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Thursday, 23 October 2014

Proham calls for a public review on treatment of prisoners & conditions in Malaysian prisons

Proham calls on the Minister of Home Affairs and the Director General of Prisons to engage with Suhakam for a review of current SOP on treatment of prisoners and conditions in Malaysian prisons in the light of the revelations made by Mr Uthayakumar who was in Kajang Prisons for 24 months as published in the Malaysiakini.
Proham recognises that the Suhakam Act empowers the Human Rights Commission not only to visit detention centres but also under take public inquiries. We therefore urge Suhakam to undertake a comprehensive review so as to ensure the treatment of prisoners and prison conditions are in accordance to UN basic standards. 

It is of utmost importance that Malaysia who is now a member of the UN Security Council adheres to the Basic Principles for the Treatment of Prisoners as adopted by he General Assembly.
Issued on behalf of Proham by
Datuk Kuthubul Zaman Bukhari, Proham Chairman
Oct 24, 2014
Basic Principles for the Treatment of Prisoners 
Adopted and proclaimed by General Assembly resolution 45/111 
 of 14 December 1990 

1. All prisoners shall be treated with the respect due to their inherent dignity and value as human beings. 

2. There shall be no discrimination on the grounds of race, colour, sex, language, religion, political or other opinion, national or social origin, property, birth or other status. 

3. It is, however, desirable to respect the religious beliefs and cultural precepts of the group to which prisoners belong, whenever local conditions so require. 

4. The responsibility of prisons for the custody of prisoners and for the protection of society against crime shall be discharged in keeping with a State's other social objectives and its fundamental responsibilities for promoting the well-being and development of all members of society.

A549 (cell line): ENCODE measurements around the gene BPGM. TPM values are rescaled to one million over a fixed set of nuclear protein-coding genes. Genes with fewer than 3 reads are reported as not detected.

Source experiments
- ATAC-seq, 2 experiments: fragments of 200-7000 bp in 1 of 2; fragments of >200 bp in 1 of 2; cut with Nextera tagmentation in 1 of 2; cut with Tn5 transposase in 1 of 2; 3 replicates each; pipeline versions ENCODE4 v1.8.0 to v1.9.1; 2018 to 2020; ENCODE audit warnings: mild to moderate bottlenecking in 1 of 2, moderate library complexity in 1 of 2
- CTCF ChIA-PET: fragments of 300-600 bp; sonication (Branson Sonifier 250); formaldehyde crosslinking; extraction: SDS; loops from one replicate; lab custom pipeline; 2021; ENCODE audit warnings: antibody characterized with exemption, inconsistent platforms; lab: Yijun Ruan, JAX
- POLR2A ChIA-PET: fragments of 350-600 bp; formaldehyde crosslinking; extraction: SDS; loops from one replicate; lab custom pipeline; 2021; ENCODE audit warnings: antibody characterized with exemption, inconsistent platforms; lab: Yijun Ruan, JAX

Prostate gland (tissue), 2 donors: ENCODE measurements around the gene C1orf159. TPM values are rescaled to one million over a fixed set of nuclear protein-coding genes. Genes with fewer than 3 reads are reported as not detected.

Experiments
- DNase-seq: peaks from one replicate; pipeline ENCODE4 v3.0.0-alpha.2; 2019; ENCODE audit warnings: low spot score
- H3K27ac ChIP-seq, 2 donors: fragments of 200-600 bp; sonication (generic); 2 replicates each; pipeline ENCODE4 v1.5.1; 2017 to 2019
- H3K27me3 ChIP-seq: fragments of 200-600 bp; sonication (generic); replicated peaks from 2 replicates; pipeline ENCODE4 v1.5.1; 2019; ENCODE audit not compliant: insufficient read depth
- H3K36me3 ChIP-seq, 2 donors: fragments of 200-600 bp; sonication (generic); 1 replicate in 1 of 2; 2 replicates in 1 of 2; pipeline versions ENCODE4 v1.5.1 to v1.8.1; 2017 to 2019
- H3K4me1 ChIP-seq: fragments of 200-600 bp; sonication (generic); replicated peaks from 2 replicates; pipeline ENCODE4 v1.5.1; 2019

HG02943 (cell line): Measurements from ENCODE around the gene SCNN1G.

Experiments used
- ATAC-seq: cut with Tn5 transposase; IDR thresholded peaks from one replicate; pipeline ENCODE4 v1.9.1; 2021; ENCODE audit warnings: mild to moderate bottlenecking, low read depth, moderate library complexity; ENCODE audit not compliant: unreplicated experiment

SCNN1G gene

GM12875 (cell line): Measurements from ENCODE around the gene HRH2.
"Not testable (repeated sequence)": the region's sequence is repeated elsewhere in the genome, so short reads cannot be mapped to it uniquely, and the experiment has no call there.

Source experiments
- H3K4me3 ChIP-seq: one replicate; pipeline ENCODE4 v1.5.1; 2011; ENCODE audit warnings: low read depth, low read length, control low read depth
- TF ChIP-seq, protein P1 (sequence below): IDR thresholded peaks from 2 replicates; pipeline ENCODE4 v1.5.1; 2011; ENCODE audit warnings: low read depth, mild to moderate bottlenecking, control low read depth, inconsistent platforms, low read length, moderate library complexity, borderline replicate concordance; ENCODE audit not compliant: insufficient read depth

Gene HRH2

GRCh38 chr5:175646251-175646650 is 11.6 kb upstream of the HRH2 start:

5. Except for those limitations that are demonstrably necessitated by the fact of incarceration, all prisoners shall retain the human rights and fundamental freedoms set out in the Universal Declaration of Human Rights, and, where the State concerned is a party, the International Covenant on Economic, Social and Cultural Rights, and the International Covenant on Civil and Political Rights and the Optional Protocol thereto, as well as such other rights as are set out in other United Nations covenants. 

6. All prisoners shall have the right to take part in cultural activities and education aimed at the full development of the human personality. 

7. Efforts addressed to the abolition of solitary confinement as a punishment, or to the restriction of its use, should be undertaken and encouraged. 

8. Conditions shall be created enabling prisoners to undertake meaningful remunerated employment which will facilitate their reintegration into the country's labour market and permit them to contribute to their own financial support and to that of their families. 

9. Prisoners shall have access to the health services available in the country without discrimination on the grounds of their legal situation. 

10. With the participation and help of the community and social institutions, and with due regard to the interests of victims, favourable conditions shall be created for the reintegration of the ex-prisoner into society under the best possible conditions. 

11. The above Principles shall be applied impartially. 

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